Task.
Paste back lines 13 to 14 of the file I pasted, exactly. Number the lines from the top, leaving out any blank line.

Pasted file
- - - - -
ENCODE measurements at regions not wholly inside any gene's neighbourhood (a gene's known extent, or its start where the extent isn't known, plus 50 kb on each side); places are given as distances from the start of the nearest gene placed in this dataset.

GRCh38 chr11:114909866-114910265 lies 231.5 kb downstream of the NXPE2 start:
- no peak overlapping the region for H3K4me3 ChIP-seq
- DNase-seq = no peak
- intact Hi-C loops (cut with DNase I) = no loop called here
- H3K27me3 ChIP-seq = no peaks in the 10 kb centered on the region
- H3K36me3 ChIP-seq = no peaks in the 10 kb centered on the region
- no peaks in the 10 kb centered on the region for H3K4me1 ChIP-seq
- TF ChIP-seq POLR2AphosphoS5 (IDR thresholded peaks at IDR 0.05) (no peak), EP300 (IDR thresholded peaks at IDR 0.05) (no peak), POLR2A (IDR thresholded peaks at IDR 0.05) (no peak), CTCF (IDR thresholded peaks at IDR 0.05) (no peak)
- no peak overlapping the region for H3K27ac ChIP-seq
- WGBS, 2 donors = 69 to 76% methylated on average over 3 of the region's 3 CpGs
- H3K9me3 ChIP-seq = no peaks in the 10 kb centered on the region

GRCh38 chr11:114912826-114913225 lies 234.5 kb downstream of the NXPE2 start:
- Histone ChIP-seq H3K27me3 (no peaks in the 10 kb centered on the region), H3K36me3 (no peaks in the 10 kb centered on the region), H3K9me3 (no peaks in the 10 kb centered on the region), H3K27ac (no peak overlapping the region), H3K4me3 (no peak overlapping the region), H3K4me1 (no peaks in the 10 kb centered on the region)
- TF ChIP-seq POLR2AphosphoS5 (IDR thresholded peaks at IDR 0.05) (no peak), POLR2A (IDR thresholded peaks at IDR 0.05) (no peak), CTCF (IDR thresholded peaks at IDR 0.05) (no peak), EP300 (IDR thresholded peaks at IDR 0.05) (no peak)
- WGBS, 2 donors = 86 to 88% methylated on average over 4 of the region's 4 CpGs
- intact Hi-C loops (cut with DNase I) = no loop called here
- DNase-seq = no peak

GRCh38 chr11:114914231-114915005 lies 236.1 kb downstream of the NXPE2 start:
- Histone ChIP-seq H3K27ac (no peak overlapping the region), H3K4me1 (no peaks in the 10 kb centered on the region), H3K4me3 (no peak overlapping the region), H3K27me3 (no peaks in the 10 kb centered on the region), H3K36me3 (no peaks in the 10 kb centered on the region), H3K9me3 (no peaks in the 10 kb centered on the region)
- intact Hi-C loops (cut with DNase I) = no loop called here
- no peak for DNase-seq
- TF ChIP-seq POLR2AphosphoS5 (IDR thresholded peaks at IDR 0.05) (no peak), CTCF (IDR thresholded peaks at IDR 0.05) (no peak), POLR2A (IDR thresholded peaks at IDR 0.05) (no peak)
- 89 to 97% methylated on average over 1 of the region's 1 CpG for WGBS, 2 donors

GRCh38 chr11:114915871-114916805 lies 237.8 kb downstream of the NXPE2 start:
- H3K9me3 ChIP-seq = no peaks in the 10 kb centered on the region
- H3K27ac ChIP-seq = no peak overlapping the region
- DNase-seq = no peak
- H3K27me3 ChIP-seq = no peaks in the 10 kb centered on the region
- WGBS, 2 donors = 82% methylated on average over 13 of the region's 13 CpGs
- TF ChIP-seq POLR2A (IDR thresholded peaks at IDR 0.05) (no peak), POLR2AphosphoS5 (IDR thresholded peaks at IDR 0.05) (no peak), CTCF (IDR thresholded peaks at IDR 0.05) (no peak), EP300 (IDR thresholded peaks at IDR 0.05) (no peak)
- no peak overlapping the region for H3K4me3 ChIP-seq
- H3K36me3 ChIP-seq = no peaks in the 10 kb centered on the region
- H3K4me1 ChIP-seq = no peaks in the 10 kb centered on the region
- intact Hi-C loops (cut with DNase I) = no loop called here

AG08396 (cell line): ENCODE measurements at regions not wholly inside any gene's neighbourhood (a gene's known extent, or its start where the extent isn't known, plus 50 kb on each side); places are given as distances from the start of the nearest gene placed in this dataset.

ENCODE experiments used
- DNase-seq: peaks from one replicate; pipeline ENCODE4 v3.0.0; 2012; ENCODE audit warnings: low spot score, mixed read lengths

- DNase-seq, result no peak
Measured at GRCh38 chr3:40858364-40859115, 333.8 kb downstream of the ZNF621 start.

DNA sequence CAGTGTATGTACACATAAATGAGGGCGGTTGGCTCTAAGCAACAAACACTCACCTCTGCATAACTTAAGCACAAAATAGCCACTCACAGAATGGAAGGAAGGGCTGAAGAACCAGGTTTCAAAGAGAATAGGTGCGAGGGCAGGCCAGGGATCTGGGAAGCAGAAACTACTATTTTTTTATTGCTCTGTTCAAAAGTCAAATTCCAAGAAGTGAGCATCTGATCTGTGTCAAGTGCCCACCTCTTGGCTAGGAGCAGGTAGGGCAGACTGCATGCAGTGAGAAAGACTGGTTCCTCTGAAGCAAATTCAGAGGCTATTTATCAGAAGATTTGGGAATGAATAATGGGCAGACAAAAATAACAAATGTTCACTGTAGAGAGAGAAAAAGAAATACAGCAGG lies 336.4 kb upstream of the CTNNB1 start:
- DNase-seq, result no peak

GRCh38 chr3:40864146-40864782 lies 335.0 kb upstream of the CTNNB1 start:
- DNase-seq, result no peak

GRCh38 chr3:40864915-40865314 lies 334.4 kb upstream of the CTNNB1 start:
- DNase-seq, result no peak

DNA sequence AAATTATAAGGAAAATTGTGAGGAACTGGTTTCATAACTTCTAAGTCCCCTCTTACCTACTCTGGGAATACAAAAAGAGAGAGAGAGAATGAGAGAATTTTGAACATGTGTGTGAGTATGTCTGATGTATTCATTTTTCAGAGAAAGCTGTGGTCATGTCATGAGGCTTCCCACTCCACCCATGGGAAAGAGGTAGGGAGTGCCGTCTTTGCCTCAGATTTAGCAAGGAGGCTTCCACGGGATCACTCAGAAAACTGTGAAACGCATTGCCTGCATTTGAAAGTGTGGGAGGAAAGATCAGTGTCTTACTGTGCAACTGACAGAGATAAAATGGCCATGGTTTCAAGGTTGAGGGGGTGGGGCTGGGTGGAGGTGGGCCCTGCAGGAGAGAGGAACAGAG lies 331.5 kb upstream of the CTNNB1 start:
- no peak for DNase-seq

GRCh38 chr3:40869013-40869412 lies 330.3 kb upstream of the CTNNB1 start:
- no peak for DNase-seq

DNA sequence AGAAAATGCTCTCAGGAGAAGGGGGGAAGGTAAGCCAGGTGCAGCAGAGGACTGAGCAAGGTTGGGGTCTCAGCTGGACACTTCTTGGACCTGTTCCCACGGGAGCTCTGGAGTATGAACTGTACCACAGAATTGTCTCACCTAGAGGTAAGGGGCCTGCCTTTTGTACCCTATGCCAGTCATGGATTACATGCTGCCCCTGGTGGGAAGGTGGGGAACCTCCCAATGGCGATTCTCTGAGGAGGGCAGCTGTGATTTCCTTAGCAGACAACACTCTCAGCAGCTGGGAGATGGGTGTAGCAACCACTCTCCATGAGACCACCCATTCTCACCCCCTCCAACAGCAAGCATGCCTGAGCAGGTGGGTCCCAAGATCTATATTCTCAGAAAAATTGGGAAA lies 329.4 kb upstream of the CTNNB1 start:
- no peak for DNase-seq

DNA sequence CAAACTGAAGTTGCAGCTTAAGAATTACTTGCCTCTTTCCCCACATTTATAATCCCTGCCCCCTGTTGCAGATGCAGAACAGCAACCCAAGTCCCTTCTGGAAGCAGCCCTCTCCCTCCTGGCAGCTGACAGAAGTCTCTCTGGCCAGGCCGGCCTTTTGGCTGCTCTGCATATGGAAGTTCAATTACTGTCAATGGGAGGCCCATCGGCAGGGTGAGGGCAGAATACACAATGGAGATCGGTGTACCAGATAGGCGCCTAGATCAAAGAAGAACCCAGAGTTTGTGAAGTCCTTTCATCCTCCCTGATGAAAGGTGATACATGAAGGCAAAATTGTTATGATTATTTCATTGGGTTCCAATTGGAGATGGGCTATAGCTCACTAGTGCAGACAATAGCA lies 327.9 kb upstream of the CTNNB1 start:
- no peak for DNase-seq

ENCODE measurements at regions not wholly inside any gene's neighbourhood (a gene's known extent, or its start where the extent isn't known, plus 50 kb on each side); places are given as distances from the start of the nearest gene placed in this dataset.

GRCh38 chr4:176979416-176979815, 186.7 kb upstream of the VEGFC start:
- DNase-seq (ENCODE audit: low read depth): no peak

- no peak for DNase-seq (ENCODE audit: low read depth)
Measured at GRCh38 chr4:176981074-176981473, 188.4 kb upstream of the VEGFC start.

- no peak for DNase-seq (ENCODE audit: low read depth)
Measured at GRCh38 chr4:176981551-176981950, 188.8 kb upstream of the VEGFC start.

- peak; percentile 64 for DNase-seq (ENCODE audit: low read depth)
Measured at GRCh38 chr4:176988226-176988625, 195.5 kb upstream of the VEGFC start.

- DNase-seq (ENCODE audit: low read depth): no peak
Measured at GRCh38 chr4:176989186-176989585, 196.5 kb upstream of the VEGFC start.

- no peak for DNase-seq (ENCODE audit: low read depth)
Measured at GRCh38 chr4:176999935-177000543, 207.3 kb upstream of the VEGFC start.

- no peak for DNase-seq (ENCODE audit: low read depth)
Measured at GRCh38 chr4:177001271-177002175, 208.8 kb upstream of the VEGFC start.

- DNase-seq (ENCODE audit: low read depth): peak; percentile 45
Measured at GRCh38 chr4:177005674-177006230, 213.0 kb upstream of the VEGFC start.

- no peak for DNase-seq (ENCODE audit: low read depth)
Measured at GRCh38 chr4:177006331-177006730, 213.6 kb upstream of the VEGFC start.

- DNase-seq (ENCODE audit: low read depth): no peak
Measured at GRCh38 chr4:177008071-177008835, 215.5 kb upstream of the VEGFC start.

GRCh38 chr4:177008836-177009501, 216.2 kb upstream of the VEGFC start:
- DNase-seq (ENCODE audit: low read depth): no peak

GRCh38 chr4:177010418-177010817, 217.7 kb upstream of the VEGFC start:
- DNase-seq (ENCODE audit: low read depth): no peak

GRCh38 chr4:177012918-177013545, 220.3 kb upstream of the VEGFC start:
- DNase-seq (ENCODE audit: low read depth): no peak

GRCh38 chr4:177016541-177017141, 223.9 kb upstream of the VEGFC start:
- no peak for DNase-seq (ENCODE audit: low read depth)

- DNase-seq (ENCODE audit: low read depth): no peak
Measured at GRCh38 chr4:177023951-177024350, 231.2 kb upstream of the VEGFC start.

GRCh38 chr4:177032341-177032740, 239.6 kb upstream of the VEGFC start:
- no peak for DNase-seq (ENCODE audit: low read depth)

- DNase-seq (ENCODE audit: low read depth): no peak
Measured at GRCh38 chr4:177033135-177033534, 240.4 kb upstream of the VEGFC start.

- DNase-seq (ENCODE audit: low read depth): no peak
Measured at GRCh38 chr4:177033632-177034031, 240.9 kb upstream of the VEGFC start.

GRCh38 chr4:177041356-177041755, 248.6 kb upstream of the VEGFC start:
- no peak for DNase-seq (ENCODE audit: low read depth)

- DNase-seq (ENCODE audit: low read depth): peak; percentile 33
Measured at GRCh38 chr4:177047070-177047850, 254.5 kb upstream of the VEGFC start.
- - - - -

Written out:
GRCh38 chr11:114912826-114913225 lies 234.5 kb downstream of the NXPE2 start:
- Histone ChIP-seq H3K27me3 (no peaks in the 10 kb centered on the region), H3K36me3 (no peaks in the 10 kb centered on the region), H3K9me3 (no peaks in the 10 kb centered on the region), H3K27ac (no peak overlapping the region), H3K4me3 (no peak overlapping the region), H3K4me1 (no peaks in the 10 kb centered on the region)